CGD in the News

At the UN Sustainable Development Summit, Private Sector Advocates Must Be Heard (Forbes)

June 22, 2012

Senior fellow Charles Kenny was quoted in a Forbes op-ed on Rio+20.

From the article:

Among the development crowd converging on Rio de Janeiro for the United Nations Conference on Sustainable Development, one would be hard pressed to find many cheerleaders for the private sector in attendance. However, there are those of us who will say aloud what many development practitioners will whisper when no one is around to overhear them: the private sector is the only truly sustainable source of economic growth.

A similar gathering in Rio twenty years ago produced a major convention on climate change that – along with many of the UN’s well-intentioned multilateral treaties – simply hasn’t done enough to address our shared global challenges. Rio+20′s fanfare, like the mega-meetings that have come before it, will eventually fade away, leaving behind a trail of unmet pledges by donor nations and unrealistic expectations by aid recipients.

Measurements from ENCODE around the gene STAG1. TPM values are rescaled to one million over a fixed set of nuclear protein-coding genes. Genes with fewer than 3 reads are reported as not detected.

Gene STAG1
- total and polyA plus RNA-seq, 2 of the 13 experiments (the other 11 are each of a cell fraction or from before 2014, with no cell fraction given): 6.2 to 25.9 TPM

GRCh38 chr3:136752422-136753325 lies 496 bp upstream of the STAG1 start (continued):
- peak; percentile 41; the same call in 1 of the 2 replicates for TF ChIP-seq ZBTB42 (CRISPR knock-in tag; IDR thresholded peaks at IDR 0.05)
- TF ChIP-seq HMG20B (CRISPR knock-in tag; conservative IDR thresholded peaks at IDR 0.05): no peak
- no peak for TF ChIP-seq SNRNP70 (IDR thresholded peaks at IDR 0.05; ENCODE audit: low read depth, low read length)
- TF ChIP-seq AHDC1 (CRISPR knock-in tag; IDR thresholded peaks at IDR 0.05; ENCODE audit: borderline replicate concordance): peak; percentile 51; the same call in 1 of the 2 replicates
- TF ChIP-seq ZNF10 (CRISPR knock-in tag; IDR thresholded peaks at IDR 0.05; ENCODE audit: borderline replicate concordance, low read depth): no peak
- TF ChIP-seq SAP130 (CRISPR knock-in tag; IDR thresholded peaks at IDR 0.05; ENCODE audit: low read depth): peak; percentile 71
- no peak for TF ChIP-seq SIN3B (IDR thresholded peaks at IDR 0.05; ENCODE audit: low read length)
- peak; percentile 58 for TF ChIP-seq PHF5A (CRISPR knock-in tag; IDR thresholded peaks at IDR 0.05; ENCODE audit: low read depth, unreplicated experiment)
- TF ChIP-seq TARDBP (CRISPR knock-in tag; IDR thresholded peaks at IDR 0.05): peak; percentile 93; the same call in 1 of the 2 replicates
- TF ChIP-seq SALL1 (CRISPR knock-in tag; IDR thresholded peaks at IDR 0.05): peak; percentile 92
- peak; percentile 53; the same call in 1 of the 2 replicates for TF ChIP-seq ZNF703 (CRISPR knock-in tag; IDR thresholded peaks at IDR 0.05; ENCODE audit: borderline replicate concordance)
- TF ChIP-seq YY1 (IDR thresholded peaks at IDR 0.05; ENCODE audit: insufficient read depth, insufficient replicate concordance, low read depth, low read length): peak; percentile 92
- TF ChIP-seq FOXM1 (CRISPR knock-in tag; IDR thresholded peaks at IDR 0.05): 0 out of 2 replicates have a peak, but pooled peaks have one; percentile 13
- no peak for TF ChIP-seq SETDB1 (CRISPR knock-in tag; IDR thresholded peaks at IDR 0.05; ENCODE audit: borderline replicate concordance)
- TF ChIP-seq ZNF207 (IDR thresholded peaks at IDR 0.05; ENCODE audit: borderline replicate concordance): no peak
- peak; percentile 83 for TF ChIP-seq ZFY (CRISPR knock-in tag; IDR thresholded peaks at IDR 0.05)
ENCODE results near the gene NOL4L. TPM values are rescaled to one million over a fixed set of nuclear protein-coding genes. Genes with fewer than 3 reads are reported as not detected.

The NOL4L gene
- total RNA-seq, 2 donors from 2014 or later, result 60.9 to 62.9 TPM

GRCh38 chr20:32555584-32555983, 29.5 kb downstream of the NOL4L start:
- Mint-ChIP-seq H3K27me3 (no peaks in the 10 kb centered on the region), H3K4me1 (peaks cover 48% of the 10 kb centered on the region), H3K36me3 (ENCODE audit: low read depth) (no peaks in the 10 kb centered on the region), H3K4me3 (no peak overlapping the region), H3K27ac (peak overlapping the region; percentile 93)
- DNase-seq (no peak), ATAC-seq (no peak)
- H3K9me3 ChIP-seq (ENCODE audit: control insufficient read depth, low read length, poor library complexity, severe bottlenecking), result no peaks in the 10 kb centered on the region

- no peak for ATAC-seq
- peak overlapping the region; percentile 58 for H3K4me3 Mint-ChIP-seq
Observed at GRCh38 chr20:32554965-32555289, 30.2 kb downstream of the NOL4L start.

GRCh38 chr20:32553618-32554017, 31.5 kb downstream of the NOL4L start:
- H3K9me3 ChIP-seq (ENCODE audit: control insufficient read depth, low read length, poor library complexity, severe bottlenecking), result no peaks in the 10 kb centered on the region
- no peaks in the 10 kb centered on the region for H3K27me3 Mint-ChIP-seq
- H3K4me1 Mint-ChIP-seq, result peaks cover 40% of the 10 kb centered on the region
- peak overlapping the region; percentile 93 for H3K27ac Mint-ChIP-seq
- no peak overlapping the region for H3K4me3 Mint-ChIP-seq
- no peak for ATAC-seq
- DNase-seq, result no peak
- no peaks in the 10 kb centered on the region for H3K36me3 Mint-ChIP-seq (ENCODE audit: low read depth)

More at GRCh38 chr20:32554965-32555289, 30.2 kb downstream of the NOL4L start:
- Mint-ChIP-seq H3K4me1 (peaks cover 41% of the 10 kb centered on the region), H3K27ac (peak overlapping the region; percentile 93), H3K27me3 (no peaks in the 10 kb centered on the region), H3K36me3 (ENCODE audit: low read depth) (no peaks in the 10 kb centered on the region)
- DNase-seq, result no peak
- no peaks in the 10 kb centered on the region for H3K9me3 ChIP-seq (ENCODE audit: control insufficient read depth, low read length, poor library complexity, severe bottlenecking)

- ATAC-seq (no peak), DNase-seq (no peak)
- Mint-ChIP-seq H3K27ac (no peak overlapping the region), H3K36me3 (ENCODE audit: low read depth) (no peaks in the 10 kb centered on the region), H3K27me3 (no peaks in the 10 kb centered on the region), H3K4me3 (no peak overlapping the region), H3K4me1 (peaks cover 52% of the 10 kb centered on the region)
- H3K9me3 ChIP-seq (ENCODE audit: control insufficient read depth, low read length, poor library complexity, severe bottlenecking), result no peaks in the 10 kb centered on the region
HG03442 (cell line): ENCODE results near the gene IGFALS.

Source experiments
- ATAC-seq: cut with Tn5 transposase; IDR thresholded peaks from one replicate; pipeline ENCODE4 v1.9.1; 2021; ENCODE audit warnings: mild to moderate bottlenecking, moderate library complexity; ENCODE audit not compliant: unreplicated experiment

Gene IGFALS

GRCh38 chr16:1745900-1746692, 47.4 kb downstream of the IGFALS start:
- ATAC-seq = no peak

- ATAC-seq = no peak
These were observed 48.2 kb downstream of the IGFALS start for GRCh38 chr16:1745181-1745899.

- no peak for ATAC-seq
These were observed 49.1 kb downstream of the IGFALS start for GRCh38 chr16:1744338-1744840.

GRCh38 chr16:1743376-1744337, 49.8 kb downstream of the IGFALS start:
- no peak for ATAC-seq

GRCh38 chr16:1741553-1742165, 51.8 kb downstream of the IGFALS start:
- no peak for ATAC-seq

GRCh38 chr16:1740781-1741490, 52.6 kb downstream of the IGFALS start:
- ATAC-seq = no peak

Until now, the development community has remained skeptical of the private sector’s intentions. Many have shouted down attempts by policymakers to place economic growth as the top priority of development spending. That is changing.

The Center for Global Development’s Charles Kenny captured this paradigm shift when he wrote recently that if the graduating class of 2012 really wanted to make the world a better place they should consider an alternative to the traditional NGO route and instead, “go work for a big, bad multinational company.” Kenny’s logic is compelling in today’s landscape, where 87 percent of capital flows in the developing world come from private sources, seven of the world’s 10 fastest-growing economies are African, half of U.S. exports are flowing to the developing world.

Today, U.S. companies are the ones betting on Africa. The cellphones, bank branches, and supermarkets that multinational firms are increasingly exporting to Africa and Asia have done more to uplift the poor than many would like to admit. By treating citizens of the developing world as consumers and not aid recipients, the private sector has dramatically lowered the cost of many household goods that we take for granted and promoted business practices that benefit entire societies while enriching local entrepreneurs.

Read it here.